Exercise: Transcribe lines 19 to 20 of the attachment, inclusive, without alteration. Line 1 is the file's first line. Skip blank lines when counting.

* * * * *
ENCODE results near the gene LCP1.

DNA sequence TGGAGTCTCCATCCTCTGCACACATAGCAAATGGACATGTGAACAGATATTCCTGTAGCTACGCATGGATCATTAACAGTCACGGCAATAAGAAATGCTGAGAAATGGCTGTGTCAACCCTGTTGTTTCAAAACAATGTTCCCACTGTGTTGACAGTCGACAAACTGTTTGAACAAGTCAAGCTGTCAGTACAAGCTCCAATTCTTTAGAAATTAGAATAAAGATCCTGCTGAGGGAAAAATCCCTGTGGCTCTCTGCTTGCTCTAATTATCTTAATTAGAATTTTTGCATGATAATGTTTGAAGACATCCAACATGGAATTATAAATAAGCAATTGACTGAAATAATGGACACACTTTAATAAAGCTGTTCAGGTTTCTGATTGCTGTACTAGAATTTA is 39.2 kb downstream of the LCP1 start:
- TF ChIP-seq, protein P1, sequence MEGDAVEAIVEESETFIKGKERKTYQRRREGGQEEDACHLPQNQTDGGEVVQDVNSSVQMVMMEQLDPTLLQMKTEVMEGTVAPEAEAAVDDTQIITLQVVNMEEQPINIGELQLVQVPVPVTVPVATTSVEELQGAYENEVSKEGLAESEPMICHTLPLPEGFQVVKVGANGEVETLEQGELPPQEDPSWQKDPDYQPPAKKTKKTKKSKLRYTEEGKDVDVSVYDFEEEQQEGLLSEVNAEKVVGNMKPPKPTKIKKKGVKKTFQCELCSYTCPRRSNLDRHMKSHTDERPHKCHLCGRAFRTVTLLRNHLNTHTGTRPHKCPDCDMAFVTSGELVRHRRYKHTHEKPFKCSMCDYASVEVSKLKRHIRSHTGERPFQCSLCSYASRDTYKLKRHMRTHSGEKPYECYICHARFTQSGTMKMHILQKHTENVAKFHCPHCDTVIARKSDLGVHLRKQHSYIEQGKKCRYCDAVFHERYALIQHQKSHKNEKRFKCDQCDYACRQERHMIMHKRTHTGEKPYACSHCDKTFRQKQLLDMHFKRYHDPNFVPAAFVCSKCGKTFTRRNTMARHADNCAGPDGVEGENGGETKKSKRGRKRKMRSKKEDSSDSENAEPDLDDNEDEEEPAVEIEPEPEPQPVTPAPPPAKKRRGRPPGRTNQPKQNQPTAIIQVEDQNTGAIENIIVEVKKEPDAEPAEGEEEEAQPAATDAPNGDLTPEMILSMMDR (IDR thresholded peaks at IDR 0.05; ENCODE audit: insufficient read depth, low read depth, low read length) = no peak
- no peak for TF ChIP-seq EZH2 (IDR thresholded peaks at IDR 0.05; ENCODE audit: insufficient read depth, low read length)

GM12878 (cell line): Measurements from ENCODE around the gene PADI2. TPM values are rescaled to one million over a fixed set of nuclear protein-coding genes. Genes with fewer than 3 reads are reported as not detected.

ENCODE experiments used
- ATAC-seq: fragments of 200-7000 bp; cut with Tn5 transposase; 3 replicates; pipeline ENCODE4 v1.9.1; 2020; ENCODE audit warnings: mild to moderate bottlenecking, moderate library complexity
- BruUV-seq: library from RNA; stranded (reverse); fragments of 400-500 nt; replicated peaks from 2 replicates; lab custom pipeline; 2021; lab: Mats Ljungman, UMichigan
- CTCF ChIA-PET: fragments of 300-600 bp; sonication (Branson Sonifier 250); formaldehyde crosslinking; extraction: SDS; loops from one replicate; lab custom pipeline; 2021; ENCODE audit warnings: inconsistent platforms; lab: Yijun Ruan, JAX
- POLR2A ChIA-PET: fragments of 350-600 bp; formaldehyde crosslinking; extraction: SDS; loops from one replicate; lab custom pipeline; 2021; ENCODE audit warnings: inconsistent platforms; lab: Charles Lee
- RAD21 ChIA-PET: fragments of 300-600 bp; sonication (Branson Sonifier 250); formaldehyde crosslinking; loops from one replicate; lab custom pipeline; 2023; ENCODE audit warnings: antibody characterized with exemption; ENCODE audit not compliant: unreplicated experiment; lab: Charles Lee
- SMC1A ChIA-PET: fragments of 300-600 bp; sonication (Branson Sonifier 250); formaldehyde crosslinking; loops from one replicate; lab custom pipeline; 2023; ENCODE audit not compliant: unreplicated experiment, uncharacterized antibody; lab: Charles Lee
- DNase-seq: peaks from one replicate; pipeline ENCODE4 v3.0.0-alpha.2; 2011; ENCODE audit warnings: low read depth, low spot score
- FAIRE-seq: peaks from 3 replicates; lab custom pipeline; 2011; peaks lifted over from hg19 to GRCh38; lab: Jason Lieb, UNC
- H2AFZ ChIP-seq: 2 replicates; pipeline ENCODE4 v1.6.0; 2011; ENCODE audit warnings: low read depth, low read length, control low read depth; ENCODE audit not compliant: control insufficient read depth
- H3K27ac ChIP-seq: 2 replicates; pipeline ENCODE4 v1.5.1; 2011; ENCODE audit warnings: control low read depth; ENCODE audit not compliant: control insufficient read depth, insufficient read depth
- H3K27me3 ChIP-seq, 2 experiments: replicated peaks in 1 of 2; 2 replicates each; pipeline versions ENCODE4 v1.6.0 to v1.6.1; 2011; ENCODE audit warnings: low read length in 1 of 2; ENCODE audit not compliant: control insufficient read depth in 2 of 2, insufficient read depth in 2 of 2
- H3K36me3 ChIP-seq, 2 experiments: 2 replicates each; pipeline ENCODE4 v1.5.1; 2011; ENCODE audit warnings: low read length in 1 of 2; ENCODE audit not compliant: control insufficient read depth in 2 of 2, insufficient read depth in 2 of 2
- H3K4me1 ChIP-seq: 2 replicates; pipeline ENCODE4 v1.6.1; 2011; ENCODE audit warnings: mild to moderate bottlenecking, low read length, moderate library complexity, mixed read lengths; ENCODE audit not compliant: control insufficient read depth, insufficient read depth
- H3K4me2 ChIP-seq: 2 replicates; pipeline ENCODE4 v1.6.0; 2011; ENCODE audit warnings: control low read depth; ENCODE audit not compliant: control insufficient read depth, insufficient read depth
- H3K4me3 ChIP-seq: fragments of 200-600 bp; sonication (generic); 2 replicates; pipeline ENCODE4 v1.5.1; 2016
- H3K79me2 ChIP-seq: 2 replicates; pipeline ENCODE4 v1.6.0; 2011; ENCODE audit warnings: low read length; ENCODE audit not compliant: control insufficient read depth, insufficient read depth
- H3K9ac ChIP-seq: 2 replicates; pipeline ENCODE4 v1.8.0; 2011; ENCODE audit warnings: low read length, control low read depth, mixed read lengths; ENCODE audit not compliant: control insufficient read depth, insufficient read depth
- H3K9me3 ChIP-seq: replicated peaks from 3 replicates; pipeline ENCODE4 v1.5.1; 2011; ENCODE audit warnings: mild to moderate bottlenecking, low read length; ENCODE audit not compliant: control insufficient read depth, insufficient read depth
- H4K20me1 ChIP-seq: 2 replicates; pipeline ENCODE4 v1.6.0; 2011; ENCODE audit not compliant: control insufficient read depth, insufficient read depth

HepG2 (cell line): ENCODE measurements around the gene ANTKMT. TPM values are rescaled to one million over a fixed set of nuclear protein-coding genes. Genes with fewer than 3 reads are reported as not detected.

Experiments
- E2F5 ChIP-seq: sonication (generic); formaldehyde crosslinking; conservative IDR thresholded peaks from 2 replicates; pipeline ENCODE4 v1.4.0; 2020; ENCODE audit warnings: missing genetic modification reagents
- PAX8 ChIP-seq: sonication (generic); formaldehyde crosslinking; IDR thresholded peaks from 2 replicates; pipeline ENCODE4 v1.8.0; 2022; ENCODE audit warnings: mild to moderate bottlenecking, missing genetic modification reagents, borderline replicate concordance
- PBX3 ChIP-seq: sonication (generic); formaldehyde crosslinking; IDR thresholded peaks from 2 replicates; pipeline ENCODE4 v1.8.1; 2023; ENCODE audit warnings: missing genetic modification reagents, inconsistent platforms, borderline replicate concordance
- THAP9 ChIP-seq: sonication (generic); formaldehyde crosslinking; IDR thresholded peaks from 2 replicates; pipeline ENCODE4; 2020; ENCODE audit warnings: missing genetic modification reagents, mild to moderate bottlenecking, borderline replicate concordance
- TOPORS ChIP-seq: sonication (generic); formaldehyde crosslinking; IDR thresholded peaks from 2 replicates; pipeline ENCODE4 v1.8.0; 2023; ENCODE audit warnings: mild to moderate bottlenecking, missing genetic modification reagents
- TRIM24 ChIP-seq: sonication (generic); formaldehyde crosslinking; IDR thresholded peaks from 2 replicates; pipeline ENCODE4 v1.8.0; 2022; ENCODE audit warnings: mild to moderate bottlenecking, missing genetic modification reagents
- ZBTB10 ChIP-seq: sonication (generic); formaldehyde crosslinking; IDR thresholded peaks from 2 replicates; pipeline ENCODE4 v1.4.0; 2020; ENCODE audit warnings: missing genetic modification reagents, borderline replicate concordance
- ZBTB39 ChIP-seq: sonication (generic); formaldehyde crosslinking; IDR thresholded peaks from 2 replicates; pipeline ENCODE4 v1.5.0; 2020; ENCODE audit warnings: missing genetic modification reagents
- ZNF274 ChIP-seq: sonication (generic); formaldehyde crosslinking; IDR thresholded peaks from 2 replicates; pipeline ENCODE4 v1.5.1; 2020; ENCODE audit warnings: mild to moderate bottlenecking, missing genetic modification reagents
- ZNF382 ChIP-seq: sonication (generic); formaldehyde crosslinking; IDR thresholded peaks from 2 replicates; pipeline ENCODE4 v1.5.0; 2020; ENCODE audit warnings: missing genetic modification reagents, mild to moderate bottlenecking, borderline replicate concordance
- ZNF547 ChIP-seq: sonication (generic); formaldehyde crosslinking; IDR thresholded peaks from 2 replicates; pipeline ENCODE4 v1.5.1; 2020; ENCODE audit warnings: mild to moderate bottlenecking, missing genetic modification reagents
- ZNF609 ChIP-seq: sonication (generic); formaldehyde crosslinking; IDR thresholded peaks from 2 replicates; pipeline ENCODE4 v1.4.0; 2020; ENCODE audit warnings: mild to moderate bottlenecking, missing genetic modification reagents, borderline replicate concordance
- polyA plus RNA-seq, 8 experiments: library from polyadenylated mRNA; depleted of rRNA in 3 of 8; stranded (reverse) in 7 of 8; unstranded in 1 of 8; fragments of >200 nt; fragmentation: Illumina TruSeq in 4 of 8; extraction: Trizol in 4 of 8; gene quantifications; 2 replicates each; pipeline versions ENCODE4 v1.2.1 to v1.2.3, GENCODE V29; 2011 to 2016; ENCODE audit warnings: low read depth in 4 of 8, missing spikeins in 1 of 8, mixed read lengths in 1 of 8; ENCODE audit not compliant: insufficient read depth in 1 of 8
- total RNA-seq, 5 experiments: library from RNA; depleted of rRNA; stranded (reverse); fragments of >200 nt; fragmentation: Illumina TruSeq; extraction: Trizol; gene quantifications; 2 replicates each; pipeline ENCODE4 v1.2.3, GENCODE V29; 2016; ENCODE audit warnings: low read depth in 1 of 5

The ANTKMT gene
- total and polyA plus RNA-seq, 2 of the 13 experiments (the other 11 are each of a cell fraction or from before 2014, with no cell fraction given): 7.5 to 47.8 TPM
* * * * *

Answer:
- H3K4me1 ChIP-seq: 2 replicates; pipeline ENCODE4 v1.6.1; 2011; ENCODE audit warnings: mild to moderate bottlenecking, low read length, moderate library complexity, mixed read lengths; ENCODE audit not compliant: control insufficient read depth, insufficient read depth
- H3K4me2 ChIP-seq: 2 replicates; pipeline ENCODE4 v1.6.0; 2011; ENCODE audit warnings: control low read depth; ENCODE audit not compliant: control insufficient read depth, insufficient read depth